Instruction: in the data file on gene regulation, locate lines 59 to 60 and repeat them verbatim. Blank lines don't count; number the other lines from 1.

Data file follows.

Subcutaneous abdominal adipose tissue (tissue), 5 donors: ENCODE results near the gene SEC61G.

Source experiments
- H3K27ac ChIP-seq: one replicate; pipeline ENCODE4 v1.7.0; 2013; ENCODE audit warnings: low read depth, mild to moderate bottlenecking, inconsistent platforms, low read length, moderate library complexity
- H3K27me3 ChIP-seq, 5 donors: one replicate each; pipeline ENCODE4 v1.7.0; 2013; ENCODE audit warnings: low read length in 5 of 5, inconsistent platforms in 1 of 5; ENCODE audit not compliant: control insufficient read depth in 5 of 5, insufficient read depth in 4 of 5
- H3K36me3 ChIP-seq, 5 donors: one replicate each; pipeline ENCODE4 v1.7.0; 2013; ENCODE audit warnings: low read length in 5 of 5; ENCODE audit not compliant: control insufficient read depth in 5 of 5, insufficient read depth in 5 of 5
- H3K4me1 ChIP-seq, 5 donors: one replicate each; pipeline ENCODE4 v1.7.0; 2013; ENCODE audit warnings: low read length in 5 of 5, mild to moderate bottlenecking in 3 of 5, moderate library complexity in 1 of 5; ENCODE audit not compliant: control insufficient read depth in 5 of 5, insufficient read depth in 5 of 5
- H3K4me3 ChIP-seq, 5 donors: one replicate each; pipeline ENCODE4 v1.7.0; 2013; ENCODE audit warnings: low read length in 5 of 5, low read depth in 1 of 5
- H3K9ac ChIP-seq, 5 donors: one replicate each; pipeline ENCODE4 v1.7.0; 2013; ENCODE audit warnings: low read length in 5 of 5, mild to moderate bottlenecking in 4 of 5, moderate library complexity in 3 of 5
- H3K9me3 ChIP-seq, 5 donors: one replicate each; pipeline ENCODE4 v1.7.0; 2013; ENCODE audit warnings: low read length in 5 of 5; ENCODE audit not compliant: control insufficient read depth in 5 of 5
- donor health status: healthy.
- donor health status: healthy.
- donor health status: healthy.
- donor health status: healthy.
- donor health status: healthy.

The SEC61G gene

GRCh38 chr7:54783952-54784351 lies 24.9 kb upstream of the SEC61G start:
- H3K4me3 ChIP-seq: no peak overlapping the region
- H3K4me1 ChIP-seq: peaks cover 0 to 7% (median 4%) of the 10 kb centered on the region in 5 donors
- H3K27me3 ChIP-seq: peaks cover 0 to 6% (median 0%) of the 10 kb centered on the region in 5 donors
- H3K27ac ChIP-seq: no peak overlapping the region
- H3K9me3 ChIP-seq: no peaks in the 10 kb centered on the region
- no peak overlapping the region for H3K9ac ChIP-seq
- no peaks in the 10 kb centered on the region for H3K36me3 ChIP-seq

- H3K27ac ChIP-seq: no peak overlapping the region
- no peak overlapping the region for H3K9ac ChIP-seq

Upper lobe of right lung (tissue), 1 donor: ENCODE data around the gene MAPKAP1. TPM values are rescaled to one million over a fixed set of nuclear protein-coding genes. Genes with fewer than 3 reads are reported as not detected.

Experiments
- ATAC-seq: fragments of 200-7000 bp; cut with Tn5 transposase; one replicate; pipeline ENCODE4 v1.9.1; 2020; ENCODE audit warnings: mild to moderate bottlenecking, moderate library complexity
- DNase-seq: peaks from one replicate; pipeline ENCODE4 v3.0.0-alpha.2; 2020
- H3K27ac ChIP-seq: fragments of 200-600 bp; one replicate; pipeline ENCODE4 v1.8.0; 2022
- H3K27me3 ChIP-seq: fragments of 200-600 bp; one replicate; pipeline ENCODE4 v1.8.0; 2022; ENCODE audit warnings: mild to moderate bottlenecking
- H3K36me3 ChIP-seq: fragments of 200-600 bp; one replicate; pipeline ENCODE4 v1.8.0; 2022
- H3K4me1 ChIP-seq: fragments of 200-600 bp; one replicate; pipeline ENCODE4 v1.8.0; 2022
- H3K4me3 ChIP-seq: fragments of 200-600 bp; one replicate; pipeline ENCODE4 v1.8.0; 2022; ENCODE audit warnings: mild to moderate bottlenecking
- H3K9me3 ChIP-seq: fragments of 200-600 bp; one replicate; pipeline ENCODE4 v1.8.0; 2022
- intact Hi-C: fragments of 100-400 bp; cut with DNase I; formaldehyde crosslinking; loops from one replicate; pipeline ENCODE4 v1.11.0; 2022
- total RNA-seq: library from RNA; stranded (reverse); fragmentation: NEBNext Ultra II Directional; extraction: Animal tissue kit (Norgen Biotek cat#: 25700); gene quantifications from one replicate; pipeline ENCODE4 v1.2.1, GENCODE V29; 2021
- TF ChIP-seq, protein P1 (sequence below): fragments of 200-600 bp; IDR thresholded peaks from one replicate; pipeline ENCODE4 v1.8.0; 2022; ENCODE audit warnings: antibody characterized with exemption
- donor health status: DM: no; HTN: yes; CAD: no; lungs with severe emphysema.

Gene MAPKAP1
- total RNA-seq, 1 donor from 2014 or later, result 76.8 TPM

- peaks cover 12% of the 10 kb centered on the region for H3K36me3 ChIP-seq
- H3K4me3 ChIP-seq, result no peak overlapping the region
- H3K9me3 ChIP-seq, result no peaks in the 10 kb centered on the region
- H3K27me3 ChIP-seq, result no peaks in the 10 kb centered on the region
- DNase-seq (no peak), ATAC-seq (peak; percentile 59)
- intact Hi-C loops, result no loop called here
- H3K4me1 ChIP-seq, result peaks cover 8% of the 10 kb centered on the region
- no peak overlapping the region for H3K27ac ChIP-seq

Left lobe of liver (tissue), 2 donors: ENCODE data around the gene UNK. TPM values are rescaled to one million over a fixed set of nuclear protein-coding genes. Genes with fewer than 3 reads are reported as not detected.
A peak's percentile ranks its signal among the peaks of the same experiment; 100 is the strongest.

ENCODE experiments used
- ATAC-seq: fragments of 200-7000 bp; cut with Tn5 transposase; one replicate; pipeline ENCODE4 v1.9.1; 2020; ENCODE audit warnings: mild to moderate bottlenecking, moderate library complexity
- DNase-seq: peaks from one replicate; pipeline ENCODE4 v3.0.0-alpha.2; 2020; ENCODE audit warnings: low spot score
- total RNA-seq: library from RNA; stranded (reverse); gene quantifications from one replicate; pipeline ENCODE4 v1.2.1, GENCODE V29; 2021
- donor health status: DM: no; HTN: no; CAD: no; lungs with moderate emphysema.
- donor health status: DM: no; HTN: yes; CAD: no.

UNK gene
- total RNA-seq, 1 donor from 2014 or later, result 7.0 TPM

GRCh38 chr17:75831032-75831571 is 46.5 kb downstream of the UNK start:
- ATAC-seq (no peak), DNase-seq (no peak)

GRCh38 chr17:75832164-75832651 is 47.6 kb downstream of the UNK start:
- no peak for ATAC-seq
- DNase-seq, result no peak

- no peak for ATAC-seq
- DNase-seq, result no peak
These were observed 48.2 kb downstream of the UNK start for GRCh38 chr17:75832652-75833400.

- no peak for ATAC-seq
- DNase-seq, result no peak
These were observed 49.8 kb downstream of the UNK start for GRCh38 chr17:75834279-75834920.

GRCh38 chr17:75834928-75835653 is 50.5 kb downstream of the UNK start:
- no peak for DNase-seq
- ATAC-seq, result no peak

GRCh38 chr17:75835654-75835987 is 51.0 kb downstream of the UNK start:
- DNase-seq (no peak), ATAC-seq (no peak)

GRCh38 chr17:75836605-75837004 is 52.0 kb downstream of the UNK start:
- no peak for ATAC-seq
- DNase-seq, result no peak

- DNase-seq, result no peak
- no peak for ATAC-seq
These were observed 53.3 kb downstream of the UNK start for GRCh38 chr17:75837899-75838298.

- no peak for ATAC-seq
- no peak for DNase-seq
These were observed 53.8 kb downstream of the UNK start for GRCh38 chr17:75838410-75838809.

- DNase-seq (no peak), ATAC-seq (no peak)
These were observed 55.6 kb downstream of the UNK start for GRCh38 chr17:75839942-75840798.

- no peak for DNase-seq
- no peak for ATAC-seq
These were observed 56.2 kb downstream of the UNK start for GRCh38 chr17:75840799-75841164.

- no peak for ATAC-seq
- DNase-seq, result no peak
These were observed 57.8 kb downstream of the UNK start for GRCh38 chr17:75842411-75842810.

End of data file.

- total RNA-seq, 1 donor from 2014 or later, result 7.0 TPM

GRCh38 chr17:75831032-75831571 is 46.5 kb downstream of the UNK start: